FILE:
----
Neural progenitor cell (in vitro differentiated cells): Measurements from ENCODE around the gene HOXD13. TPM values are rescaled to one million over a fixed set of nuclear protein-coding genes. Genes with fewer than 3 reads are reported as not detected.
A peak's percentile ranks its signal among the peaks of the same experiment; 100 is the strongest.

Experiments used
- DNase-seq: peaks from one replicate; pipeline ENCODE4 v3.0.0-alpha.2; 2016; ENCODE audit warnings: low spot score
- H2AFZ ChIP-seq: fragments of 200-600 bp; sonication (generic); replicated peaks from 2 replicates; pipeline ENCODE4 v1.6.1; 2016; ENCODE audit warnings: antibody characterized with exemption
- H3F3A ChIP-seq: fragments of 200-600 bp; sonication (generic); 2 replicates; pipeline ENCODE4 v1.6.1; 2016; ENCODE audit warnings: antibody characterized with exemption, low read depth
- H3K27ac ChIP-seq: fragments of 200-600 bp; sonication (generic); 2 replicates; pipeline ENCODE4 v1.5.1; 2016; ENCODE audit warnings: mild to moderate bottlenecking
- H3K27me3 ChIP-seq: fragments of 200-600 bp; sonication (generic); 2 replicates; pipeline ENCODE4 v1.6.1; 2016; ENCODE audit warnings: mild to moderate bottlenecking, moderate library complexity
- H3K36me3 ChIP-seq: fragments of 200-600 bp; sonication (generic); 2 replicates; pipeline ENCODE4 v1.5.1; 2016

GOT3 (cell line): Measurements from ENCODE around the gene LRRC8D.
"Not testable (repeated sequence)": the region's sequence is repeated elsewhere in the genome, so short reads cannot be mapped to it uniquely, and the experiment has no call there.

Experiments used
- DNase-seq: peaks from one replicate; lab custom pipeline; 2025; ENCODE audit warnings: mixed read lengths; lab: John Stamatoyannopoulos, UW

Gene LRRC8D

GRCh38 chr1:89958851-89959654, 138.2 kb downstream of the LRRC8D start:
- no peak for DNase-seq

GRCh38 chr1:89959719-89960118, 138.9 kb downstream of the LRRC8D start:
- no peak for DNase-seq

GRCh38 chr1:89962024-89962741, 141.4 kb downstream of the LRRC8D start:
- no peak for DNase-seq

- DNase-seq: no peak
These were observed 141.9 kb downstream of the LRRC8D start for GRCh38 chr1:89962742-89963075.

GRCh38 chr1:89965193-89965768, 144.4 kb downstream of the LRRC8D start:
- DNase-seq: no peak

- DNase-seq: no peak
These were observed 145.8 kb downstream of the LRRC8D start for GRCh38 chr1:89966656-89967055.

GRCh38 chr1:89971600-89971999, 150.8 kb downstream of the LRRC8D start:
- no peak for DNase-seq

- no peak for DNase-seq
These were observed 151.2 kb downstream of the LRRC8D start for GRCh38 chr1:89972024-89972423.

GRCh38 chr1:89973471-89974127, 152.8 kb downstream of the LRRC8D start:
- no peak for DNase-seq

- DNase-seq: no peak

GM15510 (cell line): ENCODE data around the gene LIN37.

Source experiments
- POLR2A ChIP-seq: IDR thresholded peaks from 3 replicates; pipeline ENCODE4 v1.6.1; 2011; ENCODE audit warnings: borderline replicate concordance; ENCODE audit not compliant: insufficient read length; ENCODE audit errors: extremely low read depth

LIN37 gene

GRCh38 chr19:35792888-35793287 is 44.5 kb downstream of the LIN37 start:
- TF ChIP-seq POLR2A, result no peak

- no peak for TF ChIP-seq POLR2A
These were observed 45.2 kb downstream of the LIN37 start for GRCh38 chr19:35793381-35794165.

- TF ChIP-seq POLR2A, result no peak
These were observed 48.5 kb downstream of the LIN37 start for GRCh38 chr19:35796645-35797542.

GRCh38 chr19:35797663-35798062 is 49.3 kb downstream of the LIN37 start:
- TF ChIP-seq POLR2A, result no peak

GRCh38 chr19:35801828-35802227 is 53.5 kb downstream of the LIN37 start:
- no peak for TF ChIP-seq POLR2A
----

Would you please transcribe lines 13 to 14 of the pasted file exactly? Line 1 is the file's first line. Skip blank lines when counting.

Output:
- DNase-seq: peaks from one replicate; lab custom pipeline; 2025; ENCODE audit warnings: mixed read lengths; lab: John Stamatoyannopoulos, UW

Gene LRRC8D